How the best advices at work build trustful bonds?

The advice takes trust. We typically only take advice from the people we trust. So the question then is, how do we expose ourselves to people who we may not usually know, which means that we may not usually trust them? However, they could actually provide amazing advice for us.


Why do we even need to build trust? 

Especially think about how to build trust. So the first thing about building trust is that you need to connect with the person. If it feels wrong, it is wrong, and if it feels wrong, if this person feels wrong, then you’re rarely ever going to be able to have a relationship with them. So the key is to understand-

  1. Why does it feel wrong? 
  2. Is it a personality fit? 
  3. Is it a cultural fit or do they just not fit with you?
  4. If that person just cannot fit with you, well then you probably can’t be coached by them and be coachable. 

In order for someone to trust us. First, we need to be true to our word and follow through on our actions. We need to be able to communicate effectively. So the person that we are communicating with needs to understand the advice that we’re giving them. We need to realize that it takes time. Moreover, the advice that we’re giving needs to be built on respect, honesty, and experience. 

Secondly, we need to explain the advice that we’re giving really well so that the other person can understand our perspective and why we’re giving them that advice. Thus, they can then make the decision before thinking and acting too quickly.

Moreover, we have to value the relationship that we have because those relationships have taken time to develop. As well as, we need to develop the skills of our team and ourselves. We need to be honest. One really important thing is to not hide your feelings about the decision that a person’s going to make. However, to express it in a very emotionally intelligent way.


How do we build trust at work?

You need to always do what you believe to be right and if you’ve made a mistake, you need to admit your mistakes. That’s how you trust another person. When a business owner or a CEO is asking for advice, you need to give advice best for them, for their business, with what you know, and with what they know at this time.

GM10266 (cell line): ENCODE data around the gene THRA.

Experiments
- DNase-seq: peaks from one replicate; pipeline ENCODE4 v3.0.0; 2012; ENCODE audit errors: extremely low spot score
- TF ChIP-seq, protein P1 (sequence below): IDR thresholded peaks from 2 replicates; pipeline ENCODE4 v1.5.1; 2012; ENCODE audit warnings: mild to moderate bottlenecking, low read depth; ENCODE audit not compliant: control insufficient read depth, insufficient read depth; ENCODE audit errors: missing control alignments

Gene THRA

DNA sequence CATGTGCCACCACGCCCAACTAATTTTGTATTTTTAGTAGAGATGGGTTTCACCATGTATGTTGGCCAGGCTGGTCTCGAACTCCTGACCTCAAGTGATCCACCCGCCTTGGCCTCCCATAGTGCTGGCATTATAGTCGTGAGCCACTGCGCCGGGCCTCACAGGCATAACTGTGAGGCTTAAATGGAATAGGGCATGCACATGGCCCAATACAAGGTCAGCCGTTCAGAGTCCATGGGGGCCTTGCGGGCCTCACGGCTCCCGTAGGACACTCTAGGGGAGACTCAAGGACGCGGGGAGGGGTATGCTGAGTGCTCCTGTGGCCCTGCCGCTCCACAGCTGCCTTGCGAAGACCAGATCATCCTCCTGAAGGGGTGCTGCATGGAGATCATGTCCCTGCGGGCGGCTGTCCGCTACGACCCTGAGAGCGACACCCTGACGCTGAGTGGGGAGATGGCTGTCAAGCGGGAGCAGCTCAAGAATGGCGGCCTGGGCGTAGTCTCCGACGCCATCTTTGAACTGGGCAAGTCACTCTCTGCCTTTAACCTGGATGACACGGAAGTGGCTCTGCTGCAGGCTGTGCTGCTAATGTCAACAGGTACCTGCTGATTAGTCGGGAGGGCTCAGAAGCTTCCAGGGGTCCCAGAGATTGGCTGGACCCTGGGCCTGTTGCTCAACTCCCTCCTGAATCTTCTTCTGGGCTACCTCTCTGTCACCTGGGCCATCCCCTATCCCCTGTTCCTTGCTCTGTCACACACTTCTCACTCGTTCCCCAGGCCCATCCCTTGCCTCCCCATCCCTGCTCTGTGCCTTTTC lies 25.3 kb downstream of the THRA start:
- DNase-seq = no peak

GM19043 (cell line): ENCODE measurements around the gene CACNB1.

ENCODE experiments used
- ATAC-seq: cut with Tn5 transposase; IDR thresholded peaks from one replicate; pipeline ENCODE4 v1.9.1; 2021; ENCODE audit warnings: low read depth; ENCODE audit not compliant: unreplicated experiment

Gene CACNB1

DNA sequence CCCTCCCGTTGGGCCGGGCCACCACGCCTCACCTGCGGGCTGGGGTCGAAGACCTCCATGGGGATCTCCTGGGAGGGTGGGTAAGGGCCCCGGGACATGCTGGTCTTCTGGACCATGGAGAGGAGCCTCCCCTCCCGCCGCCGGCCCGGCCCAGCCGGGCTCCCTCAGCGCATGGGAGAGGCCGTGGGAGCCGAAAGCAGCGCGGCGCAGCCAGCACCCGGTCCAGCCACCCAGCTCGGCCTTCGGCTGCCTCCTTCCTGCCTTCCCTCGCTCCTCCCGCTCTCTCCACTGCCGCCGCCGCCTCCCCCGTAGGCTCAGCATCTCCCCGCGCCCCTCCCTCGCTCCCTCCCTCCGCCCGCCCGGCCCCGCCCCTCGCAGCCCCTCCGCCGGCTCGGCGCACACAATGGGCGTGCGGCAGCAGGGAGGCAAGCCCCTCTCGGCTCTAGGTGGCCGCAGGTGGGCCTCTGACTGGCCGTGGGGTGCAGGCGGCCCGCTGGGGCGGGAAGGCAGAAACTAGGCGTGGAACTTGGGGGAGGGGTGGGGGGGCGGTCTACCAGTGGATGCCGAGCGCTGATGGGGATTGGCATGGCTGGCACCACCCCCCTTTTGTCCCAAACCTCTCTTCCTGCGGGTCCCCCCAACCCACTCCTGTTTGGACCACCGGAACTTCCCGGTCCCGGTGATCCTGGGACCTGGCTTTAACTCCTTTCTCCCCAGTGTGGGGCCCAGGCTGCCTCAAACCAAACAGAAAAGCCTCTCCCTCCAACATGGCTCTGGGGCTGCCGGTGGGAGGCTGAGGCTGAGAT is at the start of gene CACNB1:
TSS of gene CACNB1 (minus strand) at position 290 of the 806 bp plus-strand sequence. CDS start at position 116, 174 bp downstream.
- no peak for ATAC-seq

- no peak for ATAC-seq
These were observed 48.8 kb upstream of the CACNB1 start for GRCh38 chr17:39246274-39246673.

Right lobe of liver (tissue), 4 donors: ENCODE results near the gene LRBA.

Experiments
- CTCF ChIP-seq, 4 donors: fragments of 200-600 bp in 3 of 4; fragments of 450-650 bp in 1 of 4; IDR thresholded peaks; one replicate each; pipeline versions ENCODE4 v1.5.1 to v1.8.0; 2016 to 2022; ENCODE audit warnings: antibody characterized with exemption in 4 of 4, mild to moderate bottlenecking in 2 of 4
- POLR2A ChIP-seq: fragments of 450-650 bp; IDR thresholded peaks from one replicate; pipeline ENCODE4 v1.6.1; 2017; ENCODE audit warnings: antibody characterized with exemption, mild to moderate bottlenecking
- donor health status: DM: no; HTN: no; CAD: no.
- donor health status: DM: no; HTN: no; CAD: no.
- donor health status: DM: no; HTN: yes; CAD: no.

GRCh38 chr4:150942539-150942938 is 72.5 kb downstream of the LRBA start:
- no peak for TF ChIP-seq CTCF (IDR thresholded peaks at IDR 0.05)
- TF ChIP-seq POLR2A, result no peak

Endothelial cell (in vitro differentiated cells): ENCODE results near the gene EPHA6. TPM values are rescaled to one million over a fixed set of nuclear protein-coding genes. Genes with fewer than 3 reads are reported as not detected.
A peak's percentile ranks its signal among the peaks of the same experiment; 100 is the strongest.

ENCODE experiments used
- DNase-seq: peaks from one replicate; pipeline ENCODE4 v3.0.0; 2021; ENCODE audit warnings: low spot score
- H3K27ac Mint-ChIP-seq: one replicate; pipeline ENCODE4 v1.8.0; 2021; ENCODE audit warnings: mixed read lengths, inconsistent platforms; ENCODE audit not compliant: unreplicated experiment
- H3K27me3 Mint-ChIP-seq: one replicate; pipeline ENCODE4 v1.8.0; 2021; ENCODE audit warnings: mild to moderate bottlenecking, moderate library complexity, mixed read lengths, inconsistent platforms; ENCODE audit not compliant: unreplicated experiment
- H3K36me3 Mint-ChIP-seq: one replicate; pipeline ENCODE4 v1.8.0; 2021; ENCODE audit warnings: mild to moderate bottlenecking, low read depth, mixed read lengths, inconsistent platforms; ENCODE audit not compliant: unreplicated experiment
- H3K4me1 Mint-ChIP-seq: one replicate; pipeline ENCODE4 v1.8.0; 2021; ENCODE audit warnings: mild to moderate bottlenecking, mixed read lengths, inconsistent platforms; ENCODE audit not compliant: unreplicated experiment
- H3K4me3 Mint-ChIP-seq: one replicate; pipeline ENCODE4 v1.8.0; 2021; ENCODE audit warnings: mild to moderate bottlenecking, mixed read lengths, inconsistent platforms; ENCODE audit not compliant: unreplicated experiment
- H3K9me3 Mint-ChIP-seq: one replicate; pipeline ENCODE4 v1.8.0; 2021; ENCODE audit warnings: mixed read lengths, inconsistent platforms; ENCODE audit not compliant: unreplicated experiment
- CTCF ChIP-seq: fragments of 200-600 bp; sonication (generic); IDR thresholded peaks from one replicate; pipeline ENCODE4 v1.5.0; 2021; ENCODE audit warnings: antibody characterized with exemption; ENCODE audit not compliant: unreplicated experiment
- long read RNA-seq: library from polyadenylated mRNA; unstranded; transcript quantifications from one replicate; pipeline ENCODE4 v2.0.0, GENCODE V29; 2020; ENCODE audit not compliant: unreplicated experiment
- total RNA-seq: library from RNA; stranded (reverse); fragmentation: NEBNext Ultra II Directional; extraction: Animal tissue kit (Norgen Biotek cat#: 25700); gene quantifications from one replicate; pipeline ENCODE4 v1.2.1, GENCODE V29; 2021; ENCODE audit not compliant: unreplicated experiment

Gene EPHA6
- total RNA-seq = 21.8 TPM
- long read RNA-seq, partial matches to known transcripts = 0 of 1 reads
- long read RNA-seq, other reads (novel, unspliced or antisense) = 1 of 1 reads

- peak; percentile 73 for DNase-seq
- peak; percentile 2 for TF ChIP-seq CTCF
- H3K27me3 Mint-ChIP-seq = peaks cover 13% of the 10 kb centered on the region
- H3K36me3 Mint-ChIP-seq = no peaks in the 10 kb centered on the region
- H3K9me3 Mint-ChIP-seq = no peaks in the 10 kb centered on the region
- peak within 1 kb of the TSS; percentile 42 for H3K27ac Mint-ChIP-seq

Resist giving advice that creates additional work for yourself. For instance, I was recently working with a client and one of the advisors on the advisory board made a decision with the rest of the advisors for the recommendations to the CEO for a decision. The CEO then made the decision in alignment with the advisor’s advice, only for us to find out the next day that this advisor had had a one-on-one conversation with the CEO that then created additional work for him. 

Do we as an advisory board now trust this advisor? Not really. The advice takes trust. That is why, not only had this advisor lost the advisory board’s trust, they’ve also lost the trust of the CEO. As an advisor, you need to be able to give advice that could potentially cost yourself work. So for example-

… my advisory boards are very clear that I will be working with them for an 18 month period. My expectation is that I’ve been able to connect them with the right advisors that they’ve needed at the right time, and at the end of the 18 month period, the advisory board will be succession planned to a new advisory board. I want all of my business owners and CEOs to outgrow me. I want them to be better than me; I want them to have the next advisory board chair, which is even better than me and will meet what they need at that time in their business.

Our job is to do ourselves out of a job, and if we’re not comfortable with that, then we won’t be as good advisors as we could be. We also need the business owner to trust that the advice that we’re giving them may be uncomfortable for them but is based on what we know at this time. It’s like when you go to a doctor, the doctor may say, “Oh look, Corinne, you really need to cut down on your carbs because you’re putting on the kilos. And it’s all about what you put in your mouth:  minute on the lips, a year on the hips.” So I might not like the advice that the doctor’s giving me. 

However, I trust his advice. It’s then up to me to make a decision with that information and do what’s best for my business or my body. The same is true of business owners. Trust the advice that you’re given, and then do something with it.

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